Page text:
The white morph-adult has completely white plumage with black primaries and has pink legs, feet and bill. The white morph-immature has a majority white plumage with grey upper parts. It also has black primaries, dark feet and legs and dark bill. The immature white morph Snow Goose has a darker back than the Ross’s Goose. The blue morph-adult has a dark lower neck and body and a white head and upper neck. It has a pink bill, legs and feet with dark primaries and secondaries.

The Ross’s Goose will breed on tundra near the Southampton Islands in Hudson Bay and the northeastern Mackenzie. During the winter period the Ross’s Goose will stay mainly in California, east coast and the lower Mississippi Valley in salty or freshwater marshes. In the summer the Goose will stay in the central Canadian Arctic. The call of the Ross’s Goose is a high-pitched “keek keek keek”. It is a completely vegetarian bird eating different grasses, legumes and domestic grains. It scrapes out the ground and makes a nest in the hole, lining it with plant material and down feathers.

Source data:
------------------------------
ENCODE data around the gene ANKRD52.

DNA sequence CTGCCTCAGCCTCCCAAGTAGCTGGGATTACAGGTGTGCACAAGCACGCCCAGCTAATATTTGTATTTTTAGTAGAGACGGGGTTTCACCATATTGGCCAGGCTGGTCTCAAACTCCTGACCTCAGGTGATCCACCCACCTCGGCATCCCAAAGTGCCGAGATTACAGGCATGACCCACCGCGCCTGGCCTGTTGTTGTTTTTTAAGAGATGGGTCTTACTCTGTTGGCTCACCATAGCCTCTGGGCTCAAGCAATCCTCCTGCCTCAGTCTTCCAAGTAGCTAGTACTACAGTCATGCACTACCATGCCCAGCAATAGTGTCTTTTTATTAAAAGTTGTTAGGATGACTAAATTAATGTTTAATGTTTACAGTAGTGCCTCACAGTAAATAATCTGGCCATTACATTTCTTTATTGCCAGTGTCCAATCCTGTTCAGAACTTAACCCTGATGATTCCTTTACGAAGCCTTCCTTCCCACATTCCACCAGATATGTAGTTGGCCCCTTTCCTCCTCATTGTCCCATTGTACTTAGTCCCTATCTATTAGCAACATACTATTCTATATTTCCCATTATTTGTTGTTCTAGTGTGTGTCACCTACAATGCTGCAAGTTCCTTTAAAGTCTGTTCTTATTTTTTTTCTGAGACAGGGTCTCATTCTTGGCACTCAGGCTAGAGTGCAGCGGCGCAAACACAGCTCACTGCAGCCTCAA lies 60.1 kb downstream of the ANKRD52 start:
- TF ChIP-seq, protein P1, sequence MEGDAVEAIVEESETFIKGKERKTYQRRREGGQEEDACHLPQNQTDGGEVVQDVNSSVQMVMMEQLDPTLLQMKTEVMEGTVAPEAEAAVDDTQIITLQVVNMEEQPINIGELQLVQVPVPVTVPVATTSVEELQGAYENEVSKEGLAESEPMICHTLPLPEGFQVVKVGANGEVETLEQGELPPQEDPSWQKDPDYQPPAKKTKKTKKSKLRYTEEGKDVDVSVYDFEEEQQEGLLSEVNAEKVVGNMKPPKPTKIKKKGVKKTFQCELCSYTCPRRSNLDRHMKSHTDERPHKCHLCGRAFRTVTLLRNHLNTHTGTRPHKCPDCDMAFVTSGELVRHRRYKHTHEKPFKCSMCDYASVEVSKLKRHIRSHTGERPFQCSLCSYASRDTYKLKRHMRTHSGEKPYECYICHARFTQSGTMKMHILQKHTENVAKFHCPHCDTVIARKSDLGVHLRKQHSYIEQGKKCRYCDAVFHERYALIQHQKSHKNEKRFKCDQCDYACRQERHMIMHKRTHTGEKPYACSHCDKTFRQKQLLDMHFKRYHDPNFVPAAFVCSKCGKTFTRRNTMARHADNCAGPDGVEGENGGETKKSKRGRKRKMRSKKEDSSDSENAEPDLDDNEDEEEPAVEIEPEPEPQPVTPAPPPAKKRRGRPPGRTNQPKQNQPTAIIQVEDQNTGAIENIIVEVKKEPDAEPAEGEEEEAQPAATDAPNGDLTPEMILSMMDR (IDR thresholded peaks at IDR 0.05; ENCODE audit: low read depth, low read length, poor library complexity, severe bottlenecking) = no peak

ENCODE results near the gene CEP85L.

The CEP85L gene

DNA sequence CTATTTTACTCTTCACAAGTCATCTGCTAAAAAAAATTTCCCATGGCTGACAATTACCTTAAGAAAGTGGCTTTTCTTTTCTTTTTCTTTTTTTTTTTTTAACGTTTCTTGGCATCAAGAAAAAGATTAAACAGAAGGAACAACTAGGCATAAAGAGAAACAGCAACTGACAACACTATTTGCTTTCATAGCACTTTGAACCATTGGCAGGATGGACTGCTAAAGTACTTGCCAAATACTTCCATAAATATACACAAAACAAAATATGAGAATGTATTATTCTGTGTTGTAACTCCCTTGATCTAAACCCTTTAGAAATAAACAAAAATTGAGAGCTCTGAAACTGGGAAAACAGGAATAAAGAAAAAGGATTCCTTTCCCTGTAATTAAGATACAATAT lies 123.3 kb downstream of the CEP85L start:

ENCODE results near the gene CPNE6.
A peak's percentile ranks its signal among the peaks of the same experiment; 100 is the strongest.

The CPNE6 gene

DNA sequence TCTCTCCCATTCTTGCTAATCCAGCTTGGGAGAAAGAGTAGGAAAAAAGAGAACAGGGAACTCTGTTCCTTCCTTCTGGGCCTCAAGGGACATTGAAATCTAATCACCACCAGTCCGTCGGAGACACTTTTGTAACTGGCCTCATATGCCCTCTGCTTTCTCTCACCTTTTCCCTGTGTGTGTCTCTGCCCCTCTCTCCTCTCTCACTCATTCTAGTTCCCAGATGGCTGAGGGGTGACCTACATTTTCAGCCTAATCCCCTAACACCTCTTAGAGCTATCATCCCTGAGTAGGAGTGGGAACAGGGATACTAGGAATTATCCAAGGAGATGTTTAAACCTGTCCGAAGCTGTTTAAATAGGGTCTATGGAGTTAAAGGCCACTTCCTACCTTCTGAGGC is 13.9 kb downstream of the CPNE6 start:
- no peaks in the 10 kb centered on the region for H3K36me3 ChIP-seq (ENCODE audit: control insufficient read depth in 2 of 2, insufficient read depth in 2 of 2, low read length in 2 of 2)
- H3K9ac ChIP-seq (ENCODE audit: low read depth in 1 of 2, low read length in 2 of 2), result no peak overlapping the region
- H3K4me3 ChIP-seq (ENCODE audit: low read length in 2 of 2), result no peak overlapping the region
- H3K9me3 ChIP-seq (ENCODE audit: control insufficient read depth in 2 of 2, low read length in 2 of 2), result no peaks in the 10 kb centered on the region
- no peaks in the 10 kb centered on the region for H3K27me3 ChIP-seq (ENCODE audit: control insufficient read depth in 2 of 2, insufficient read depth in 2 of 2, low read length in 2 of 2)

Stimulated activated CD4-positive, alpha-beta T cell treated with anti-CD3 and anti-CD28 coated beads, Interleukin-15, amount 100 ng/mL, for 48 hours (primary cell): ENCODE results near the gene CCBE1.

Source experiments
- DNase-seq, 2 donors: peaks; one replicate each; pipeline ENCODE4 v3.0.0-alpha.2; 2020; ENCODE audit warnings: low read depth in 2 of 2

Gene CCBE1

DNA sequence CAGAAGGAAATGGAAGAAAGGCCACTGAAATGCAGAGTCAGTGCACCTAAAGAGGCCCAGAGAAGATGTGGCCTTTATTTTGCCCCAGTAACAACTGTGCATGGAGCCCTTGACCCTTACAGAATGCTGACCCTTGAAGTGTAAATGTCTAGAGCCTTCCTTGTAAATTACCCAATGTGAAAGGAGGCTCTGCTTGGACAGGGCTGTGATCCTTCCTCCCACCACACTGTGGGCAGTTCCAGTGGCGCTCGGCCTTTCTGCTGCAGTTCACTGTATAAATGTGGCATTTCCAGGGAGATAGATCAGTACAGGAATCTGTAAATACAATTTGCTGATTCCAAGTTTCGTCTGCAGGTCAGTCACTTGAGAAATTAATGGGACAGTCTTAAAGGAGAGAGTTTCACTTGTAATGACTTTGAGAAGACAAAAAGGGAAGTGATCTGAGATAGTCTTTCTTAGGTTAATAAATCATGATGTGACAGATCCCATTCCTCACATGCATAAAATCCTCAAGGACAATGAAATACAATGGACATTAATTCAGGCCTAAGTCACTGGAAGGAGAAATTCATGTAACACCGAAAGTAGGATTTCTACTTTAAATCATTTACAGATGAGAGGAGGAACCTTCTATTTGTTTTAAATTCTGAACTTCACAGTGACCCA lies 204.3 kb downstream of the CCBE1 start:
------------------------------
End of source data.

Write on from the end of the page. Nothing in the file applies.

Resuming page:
The female Ross’s Goose will lay 2-6, white eggs that become stained during incubation. The female Ross’s Goose does all the incubation of the eggs while the male stands on guard the whole time. When the female eventually has to leave the nest she will cover it in down to keep the eggs warm and to hide them from any predators lurking around. When the chicks hatch they come out covered in either a yellow or grey down and their eyes wide open. It takes the juveniles only 24 hours after hatching to have the ability to feed and swim.

Peach-faced Lovebirds Prosper in Arizona

January 8, 2009 by  
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There is something so enjoyable – so soothing – about watching a wild-bird frolic in your backyard. That pleasure increases somewhat when the bird in question is a peach-faced lovebird. These delightful little birds are not only a pleasure to look at, but their curious antics make for enjoyable bird watching.

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Father & Son Assess Strange Nesting Habits

November 12, 2008 by  
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The Wilson Journal of Ornithology recently published an article documenting the unusual nesting habits of the White-winged Diuca Finch. This was the first research ever published which detailed the diminutive bird’s breeding habits.